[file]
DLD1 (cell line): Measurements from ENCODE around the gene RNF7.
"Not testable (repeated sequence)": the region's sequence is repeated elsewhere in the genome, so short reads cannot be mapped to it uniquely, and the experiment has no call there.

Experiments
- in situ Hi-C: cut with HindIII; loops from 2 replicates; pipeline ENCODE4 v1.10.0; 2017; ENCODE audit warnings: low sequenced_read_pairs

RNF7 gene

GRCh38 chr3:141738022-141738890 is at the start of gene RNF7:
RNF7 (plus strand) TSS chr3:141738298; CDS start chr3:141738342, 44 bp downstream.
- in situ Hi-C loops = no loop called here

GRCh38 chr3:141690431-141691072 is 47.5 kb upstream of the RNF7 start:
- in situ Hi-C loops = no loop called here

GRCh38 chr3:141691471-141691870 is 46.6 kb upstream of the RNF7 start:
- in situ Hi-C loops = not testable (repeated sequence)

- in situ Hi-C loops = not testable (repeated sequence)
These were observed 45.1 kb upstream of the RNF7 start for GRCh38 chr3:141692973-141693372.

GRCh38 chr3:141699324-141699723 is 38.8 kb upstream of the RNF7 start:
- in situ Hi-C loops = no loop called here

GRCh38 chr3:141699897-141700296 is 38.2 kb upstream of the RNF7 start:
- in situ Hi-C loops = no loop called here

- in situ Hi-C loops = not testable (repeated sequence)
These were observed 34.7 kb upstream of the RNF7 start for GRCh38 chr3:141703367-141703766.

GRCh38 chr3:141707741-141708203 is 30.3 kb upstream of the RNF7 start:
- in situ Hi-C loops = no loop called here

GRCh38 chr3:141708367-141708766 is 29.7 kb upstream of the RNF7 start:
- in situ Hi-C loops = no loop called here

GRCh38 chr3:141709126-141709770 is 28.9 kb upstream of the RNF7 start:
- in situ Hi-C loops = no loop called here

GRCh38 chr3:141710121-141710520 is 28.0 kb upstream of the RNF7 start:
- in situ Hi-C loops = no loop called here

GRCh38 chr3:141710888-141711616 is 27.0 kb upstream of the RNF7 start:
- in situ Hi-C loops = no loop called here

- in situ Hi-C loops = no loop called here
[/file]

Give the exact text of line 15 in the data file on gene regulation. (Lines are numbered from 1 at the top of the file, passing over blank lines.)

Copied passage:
GRCh38 chr3:141699324-141699723 is 38.8 kb upstream of the RNF7 start: